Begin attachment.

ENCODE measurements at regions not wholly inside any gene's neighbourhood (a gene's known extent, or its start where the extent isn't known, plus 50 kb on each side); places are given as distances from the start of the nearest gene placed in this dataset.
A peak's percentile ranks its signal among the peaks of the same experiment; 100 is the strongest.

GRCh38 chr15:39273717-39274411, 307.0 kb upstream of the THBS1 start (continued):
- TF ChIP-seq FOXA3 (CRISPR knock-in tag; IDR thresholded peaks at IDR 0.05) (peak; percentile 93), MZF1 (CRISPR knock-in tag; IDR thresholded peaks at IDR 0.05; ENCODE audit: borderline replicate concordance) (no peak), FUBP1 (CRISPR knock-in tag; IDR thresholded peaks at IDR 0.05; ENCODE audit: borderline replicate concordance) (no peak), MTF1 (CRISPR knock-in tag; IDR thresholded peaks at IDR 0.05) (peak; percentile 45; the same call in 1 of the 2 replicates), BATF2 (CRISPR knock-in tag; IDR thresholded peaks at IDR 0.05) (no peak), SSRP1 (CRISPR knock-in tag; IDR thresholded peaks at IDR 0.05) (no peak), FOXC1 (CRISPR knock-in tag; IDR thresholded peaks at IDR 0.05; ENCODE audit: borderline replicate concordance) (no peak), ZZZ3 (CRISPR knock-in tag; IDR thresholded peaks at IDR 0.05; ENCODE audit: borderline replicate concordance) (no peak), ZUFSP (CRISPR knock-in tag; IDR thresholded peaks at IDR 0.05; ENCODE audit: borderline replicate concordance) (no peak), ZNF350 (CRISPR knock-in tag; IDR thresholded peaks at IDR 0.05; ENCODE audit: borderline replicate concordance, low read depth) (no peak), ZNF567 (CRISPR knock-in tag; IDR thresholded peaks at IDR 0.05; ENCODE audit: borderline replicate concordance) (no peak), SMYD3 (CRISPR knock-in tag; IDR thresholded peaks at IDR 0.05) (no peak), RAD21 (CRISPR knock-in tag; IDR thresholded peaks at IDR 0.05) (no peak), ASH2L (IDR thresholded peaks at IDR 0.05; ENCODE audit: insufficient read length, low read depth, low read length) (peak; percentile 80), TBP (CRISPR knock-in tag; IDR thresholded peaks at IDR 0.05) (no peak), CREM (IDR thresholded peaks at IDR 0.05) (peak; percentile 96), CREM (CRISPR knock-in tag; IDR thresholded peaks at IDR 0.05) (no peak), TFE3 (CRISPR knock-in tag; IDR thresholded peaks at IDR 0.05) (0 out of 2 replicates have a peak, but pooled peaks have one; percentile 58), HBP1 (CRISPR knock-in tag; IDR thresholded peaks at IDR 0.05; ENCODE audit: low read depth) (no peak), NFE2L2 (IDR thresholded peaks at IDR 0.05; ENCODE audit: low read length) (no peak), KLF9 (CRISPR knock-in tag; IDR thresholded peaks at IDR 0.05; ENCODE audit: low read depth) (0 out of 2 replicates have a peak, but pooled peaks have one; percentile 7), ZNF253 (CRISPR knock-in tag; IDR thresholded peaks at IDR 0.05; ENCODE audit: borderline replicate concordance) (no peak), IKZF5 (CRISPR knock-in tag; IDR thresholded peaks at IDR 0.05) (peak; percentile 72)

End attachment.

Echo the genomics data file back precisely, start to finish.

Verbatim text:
ENCODE measurements at regions not wholly inside any gene's neighbourhood (a gene's known extent, or its start where the extent isn't known, plus 50 kb on each side); places are given as distances from the start of the nearest gene placed in this dataset.
A peak's percentile ranks its signal among the peaks of the same experiment; 100 is the strongest.

GRCh38 chr15:39273717-39274411, 307.0 kb upstream of the THBS1 start (continued):
- TF ChIP-seq FOXA3 (CRISPR knock-in tag; IDR thresholded peaks at IDR 0.05) (peak; percentile 93), MZF1 (CRISPR knock-in tag; IDR thresholded peaks at IDR 0.05; ENCODE audit: borderline replicate concordance) (no peak), FUBP1 (CRISPR knock-in tag; IDR thresholded peaks at IDR 0.05; ENCODE audit: borderline replicate concordance) (no peak), MTF1 (CRISPR knock-in tag; IDR thresholded peaks at IDR 0.05) (peak; percentile 45; the same call in 1 of the 2 replicates), BATF2 (CRISPR knock-in tag; IDR thresholded peaks at IDR 0.05) (no peak), SSRP1 (CRISPR knock-in tag; IDR thresholded peaks at IDR 0.05) (no peak), FOXC1 (CRISPR knock-in tag; IDR thresholded peaks at IDR 0.05; ENCODE audit: borderline replicate concordance) (no peak), ZZZ3 (CRISPR knock-in tag; IDR thresholded peaks at IDR 0.05; ENCODE audit: borderline replicate concordance) (no peak), ZUFSP (CRISPR knock-in tag; IDR thresholded peaks at IDR 0.05; ENCODE audit: borderline replicate concordance) (no peak), ZNF350 (CRISPR knock-in tag; IDR thresholded peaks at IDR 0.05; ENCODE audit: borderline replicate concordance, low read depth) (no peak), ZNF567 (CRISPR knock-in tag; IDR thresholded peaks at IDR 0.05; ENCODE audit: borderline replicate concordance) (no peak), SMYD3 (CRISPR knock-in tag; IDR thresholded peaks at IDR 0.05) (no peak), RAD21 (CRISPR knock-in tag; IDR thresholded peaks at IDR 0.05) (no peak), ASH2L (IDR thresholded peaks at IDR 0.05; ENCODE audit: insufficient read length, low read depth, low read length) (peak; percentile 80), TBP (CRISPR knock-in tag; IDR thresholded peaks at IDR 0.05) (no peak), CREM (IDR thresholded peaks at IDR 0.05) (peak; percentile 96), CREM (CRISPR knock-in tag; IDR thresholded peaks at IDR 0.05) (no peak), TFE3 (CRISPR knock-in tag; IDR thresholded peaks at IDR 0.05) (0 out of 2 replicates have a peak, but pooled peaks have one; percentile 58), HBP1 (CRISPR knock-in tag; IDR thresholded peaks at IDR 0.05; ENCODE audit: low read depth) (no peak), NFE2L2 (IDR thresholded peaks at IDR 0.05; ENCODE audit: low read length) (no peak), KLF9 (CRISPR knock-in tag; IDR thresholded peaks at IDR 0.05; ENCODE audit: low read depth) (0 out of 2 replicates have a peak, but pooled peaks have one; percentile 7), ZNF253 (CRISPR knock-in tag; IDR thresholded peaks at IDR 0.05; ENCODE audit: borderline replicate concordance) (no peak), IKZF5 (CRISPR knock-in tag; IDR thresholded peaks at IDR 0.05) (peak; percentile 72)